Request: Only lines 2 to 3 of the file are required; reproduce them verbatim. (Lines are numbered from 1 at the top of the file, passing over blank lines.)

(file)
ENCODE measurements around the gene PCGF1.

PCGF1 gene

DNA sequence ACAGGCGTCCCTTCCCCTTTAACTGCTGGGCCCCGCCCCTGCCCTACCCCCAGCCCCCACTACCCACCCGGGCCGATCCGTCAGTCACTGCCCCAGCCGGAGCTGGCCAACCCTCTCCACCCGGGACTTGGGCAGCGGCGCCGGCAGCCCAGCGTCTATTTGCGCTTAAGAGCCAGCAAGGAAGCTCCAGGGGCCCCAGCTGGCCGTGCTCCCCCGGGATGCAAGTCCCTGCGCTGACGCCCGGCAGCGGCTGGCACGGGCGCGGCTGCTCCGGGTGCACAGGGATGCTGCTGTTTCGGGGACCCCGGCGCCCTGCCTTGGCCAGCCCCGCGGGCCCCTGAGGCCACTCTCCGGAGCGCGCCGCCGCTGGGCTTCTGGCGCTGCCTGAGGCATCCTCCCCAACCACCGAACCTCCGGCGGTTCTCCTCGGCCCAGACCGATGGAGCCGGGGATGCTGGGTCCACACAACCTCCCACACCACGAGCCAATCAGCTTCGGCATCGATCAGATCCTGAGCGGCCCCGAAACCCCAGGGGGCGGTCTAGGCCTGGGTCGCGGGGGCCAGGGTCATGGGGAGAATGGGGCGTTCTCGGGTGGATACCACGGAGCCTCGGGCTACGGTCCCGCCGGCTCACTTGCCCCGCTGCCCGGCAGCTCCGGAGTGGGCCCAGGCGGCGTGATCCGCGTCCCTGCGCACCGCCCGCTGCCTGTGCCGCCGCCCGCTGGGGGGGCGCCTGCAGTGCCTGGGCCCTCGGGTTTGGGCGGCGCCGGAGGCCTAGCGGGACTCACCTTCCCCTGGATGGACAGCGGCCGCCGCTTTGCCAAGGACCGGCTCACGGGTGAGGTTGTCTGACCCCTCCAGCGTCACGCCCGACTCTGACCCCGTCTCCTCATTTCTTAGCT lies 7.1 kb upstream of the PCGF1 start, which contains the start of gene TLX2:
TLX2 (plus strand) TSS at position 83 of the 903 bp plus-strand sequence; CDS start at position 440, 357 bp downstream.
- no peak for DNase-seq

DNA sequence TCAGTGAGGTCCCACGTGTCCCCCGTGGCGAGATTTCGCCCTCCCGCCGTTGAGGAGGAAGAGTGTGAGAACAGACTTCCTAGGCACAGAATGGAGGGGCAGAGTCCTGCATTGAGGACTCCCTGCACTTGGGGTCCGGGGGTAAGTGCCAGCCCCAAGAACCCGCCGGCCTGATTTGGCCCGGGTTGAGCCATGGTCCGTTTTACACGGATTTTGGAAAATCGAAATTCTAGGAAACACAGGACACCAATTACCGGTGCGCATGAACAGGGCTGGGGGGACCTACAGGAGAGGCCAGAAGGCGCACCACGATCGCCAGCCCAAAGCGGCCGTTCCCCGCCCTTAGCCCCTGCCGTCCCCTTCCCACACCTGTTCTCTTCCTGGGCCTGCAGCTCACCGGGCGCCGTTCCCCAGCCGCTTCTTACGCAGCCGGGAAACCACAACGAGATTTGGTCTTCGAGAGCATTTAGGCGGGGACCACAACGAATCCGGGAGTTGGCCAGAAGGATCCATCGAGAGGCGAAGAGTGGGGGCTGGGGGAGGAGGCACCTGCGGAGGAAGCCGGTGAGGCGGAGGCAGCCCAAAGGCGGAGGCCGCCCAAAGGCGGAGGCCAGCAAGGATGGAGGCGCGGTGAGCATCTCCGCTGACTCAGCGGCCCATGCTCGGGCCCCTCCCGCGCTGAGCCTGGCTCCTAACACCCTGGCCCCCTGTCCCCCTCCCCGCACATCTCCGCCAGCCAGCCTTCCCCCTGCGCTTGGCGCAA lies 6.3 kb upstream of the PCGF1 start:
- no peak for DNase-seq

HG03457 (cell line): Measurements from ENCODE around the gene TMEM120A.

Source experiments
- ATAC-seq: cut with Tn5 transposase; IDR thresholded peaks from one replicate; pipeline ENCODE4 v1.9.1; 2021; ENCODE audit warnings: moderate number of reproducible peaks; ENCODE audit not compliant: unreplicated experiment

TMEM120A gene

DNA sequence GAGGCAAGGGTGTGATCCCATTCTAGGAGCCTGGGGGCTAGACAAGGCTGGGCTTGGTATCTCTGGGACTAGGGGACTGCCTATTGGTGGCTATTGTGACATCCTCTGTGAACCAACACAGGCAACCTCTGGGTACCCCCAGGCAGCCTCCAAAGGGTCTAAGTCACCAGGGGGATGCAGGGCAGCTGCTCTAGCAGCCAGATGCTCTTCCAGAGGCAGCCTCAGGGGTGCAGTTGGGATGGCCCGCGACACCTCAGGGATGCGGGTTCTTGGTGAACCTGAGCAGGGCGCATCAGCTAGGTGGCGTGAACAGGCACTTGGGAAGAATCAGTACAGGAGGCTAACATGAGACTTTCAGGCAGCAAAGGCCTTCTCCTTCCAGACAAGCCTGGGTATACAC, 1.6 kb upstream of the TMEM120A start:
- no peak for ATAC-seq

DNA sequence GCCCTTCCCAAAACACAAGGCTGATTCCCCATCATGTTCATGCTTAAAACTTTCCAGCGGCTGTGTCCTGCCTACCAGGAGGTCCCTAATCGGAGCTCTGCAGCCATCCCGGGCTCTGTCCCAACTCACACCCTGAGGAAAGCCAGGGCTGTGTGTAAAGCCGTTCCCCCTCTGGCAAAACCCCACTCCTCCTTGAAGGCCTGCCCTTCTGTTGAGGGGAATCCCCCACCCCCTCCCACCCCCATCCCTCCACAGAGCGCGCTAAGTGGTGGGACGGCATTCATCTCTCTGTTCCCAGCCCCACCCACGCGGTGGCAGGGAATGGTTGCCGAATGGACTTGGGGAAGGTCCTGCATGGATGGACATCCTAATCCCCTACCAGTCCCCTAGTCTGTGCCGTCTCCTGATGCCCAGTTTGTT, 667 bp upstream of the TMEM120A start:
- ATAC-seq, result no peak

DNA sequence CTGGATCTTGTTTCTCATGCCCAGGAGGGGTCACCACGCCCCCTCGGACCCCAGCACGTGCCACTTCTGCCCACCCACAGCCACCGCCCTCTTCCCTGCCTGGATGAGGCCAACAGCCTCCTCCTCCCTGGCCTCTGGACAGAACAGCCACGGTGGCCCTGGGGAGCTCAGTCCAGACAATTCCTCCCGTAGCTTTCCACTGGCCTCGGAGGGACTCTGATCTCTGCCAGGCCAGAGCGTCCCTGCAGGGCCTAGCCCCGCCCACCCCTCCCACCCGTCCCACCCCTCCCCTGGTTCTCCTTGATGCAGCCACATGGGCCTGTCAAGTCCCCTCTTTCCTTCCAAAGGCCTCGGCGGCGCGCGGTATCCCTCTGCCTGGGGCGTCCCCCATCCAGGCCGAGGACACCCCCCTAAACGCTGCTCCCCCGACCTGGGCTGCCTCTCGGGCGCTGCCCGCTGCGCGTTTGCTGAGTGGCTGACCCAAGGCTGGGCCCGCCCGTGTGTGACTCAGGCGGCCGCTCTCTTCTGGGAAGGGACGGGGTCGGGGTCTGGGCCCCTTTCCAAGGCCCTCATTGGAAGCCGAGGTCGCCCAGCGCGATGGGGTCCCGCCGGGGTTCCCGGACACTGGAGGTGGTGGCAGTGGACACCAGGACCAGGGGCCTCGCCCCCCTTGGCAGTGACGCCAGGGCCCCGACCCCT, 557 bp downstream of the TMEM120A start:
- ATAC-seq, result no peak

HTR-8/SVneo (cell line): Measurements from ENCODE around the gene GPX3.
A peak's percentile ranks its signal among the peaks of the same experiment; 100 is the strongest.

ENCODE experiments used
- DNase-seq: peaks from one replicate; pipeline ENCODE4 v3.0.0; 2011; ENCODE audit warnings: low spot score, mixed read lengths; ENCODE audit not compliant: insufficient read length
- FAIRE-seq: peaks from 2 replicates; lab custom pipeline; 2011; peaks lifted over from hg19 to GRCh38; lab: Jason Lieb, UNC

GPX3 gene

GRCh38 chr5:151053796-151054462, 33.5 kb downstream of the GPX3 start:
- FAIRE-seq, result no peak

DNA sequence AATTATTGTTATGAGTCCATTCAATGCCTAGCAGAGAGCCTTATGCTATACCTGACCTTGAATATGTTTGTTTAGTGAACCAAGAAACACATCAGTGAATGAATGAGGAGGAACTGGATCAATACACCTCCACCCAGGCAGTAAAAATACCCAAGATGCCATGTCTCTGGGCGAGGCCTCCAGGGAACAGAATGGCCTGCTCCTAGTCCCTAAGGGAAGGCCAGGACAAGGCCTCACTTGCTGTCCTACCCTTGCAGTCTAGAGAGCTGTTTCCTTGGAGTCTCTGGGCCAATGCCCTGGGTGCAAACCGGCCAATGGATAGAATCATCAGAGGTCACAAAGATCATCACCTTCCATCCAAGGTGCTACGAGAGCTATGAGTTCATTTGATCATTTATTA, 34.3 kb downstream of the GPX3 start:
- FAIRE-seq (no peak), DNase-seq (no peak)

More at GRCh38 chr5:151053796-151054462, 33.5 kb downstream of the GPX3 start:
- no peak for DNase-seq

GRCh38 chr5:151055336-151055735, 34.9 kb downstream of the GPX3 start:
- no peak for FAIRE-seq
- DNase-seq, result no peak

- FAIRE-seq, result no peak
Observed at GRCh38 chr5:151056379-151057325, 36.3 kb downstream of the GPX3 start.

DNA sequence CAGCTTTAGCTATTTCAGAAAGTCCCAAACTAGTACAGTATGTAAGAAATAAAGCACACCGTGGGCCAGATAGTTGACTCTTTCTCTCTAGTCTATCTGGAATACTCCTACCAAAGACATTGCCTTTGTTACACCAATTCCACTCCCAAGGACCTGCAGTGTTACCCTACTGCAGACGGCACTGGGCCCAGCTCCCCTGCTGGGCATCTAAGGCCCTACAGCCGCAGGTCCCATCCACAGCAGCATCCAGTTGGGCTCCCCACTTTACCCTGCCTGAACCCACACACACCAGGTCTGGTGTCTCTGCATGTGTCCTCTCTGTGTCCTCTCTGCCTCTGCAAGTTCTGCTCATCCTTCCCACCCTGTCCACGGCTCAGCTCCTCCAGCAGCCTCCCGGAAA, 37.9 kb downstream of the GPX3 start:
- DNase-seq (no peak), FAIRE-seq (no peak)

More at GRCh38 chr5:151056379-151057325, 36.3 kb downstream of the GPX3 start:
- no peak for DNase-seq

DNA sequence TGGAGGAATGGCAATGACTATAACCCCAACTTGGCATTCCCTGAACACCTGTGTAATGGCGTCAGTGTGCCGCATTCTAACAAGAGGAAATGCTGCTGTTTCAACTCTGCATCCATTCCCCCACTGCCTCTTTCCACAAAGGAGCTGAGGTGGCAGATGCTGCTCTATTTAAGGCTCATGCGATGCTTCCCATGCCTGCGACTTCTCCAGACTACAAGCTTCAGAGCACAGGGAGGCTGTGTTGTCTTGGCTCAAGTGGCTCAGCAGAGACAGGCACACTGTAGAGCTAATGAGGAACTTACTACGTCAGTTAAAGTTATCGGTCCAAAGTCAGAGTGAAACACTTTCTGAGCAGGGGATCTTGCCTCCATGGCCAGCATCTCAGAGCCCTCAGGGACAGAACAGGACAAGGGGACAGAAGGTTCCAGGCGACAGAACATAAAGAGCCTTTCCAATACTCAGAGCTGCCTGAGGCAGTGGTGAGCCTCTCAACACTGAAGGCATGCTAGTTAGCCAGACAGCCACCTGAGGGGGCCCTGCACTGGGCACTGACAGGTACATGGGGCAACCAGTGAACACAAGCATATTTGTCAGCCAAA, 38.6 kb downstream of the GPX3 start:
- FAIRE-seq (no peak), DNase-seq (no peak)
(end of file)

PCGF1 gene

DNA sequence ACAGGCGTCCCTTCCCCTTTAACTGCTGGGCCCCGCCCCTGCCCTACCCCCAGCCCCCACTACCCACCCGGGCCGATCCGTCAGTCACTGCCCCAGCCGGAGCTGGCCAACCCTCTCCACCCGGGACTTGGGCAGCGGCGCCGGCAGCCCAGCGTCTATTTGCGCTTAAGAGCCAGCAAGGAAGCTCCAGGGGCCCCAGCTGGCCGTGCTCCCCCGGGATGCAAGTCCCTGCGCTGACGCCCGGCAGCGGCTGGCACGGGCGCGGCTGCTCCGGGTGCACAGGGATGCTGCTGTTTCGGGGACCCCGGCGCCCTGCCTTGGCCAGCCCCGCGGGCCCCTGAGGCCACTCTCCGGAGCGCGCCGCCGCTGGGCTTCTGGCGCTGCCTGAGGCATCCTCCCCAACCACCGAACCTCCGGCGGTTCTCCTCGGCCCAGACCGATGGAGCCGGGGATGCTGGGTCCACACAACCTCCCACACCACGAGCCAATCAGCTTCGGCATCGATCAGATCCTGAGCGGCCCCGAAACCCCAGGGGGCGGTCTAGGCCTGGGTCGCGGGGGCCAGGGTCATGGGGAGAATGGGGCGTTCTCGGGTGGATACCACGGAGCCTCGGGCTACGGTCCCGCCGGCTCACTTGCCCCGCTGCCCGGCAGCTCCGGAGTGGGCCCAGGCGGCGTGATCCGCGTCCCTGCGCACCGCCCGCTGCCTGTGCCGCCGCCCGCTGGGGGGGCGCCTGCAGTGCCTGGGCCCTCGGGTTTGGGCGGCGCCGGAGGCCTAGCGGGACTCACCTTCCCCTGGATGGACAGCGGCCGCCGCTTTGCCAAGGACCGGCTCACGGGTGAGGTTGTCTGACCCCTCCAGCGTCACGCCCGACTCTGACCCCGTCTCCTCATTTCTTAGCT lies 7.1 kb upstream of the PCGF1 start, which contains the start of gene TLX2: